Wednesday, March 3, 2021

Universe Tankor (Octane, 2008)

When I discussed Titans Return Blitzwing a couple of weeks ago, I alluded to Octane as another of the three original Decepticon Triple Changers, although I also referenced that I don't have the Titans Return version of that character. Indeed, this Universe toy from 2008 is the only Octane toy I own, and as the entry title suggests, it was sold under a different name entirely: Tankor. Long-time fans will recognize by now that certain Transformers character names are hard to trademark, and thus tend to be released under other names. IMHO, the Titans Return attempt ("Octone," note the second "o") was better, but since that name was also alongside additional language for the "Titan Master" partner that came with that toy, I'm not even sure that Hasbro could have gotten away with "Octone" for this release, even if they had the imagination to consider it at the time. Instead, we got a name previously given to another character (who I'll get around to discussing in a month or so). The IDW comics of a few years back had some fun with this by calling the other character "fat Tankor" and this one "tall Tankor." For the sake of clarity, I'll just refer to him as "Octane" from here on out, recognizing that the toy was sold as "Tankor."

This version of Octane, part of the first wave of 2008 Universe line, was one of the earlier toys to revisit G1 characters (what is now sometimes called "neo-G1"), shortly after the success of the "Classics" line of 2006. At the time, the goal wasn't simply to recreate the G1 alternate modes, but to "update" them with similar, but different alternate modes. Thus, Megatron became some kind of NERF weapon, and Onslaught traded in his former flatbed anti-aircraft truck mode for an armored vehicle. Octane's new truck mode is in keeping with such an update, having changed from an extended cab to a flat-nose. Don't look at the sides too closely, however, as it really looks quite unfinished. It works if you squint, basically.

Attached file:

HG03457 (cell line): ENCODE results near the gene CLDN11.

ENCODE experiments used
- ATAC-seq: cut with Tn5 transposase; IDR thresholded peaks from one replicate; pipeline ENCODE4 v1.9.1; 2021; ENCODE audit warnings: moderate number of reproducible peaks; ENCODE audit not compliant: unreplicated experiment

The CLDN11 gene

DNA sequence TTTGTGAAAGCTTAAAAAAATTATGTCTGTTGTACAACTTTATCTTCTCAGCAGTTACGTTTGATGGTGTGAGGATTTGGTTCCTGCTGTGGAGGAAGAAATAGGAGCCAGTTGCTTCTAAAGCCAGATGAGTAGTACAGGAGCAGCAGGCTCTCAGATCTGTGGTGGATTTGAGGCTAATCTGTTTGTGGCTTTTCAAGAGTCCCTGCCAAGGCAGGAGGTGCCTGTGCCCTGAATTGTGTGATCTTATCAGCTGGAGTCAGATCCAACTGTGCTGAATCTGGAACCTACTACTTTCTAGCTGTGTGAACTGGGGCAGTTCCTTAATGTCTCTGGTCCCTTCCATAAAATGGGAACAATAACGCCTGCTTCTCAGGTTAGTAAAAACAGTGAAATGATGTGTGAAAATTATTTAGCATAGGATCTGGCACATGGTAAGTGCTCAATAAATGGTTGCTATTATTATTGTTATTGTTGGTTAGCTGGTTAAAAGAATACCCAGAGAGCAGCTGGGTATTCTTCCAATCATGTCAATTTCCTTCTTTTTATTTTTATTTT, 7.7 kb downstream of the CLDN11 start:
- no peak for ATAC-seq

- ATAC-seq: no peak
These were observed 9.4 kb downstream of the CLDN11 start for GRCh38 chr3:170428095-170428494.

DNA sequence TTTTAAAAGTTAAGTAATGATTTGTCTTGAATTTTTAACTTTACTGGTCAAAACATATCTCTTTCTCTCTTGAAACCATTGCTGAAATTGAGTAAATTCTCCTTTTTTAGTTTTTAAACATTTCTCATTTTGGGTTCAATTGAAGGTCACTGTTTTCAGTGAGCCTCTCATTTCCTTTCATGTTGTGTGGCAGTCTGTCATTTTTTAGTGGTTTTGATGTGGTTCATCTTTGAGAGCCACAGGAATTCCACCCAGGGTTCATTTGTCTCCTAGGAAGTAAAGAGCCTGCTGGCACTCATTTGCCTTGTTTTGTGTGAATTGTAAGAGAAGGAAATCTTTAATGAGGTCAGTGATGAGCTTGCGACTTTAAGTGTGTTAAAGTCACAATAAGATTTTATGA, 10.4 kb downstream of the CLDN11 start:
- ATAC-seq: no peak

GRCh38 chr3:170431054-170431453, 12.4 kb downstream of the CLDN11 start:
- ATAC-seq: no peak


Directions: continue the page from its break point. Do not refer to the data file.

Octane's aerial mode, once a jet plane, seems like something of a downgrade, now being a four-propeller cargo plane. For a lot of years, people have said that it should be scientifically impossible for a bumblebee to fly, yet it does so anyway. This is because the bumblebee's body is so large in proportion to its wings that it seems to defy the laws of aerodynamics (of course, bumblebees don't actually defy those laws, and science has long been able to explain this, despite that conventional wisdom). That's pretty much how I think of this toy's cargo plane mode, but despite the odd proportions, I'd say this is the toy's best mode.

Octane's robot mode is unmistakably an update of the original character, with undeniably better articulation than the original toy, but it must be admitted that it's nothing special. The melee weapon (necessary to complete the truck mode) is unwieldy, at best, and by this era, one could typically expect more fully-formed hands (you can't see them in this image, but they're basically just round stubs with weapon holes). Still, one appreciates the attempt, and getting a triple-changer to look good in all modes has always been a difficult prospect.

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